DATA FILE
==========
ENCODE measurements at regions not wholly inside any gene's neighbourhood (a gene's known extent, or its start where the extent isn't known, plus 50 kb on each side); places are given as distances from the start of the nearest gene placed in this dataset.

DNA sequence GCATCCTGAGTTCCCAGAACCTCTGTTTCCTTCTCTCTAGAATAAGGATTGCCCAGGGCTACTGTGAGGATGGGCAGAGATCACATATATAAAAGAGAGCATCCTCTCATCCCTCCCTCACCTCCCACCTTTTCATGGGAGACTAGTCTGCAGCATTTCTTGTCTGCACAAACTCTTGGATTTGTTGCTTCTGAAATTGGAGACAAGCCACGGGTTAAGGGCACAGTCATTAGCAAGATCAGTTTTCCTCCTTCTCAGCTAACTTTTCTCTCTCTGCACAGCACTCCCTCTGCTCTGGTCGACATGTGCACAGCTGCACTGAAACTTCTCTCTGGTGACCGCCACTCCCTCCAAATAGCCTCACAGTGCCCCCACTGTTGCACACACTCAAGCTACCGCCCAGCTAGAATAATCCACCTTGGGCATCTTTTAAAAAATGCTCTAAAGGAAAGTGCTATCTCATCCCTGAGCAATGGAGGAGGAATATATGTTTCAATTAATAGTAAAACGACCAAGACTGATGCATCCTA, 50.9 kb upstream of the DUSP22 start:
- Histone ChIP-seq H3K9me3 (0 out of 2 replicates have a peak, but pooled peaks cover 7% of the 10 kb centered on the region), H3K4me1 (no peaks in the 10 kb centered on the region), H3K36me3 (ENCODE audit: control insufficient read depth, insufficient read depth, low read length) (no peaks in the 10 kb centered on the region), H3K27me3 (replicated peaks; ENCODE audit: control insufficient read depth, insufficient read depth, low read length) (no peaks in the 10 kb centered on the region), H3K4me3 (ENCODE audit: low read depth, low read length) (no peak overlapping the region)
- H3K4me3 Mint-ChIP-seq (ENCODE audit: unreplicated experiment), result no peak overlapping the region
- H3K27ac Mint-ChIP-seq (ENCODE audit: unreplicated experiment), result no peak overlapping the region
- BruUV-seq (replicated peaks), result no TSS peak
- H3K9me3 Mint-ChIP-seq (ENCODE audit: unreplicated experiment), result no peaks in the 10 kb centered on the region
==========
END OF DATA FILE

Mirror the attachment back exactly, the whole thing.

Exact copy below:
ENCODE measurements at regions not wholly inside any gene's neighbourhood (a gene's known extent, or its start where the extent isn't known, plus 50 kb on each side); places are given as distances from the start of the nearest gene placed in this dataset.

DNA sequence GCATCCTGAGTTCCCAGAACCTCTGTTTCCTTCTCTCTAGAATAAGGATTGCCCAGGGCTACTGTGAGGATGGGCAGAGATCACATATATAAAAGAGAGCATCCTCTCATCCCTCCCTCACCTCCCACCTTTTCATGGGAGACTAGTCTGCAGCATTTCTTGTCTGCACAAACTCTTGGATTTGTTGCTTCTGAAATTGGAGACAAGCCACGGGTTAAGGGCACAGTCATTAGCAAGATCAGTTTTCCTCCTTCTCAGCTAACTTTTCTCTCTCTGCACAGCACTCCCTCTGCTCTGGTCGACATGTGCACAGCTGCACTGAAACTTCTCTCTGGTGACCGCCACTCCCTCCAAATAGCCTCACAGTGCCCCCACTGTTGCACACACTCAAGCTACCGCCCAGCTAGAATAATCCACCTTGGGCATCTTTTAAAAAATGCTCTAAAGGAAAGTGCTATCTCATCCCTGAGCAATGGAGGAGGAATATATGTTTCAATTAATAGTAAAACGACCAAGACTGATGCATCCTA, 50.9 kb upstream of the DUSP22 start:
- Histone ChIP-seq H3K9me3 (0 out of 2 replicates have a peak, but pooled peaks cover 7% of the 10 kb centered on the region), H3K4me1 (no peaks in the 10 kb centered on the region), H3K36me3 (ENCODE audit: control insufficient read depth, insufficient read depth, low read length) (no peaks in the 10 kb centered on the region), H3K27me3 (replicated peaks; ENCODE audit: control insufficient read depth, insufficient read depth, low read length) (no peaks in the 10 kb centered on the region), H3K4me3 (ENCODE audit: low read depth, low read length) (no peak overlapping the region)
- H3K4me3 Mint-ChIP-seq (ENCODE audit: unreplicated experiment), result no peak overlapping the region
- H3K27ac Mint-ChIP-seq (ENCODE audit: unreplicated experiment), result no peak overlapping the region
- BruUV-seq (replicated peaks), result no TSS peak
- H3K9me3 Mint-ChIP-seq (ENCODE audit: unreplicated experiment), result no peaks in the 10 kb centered on the region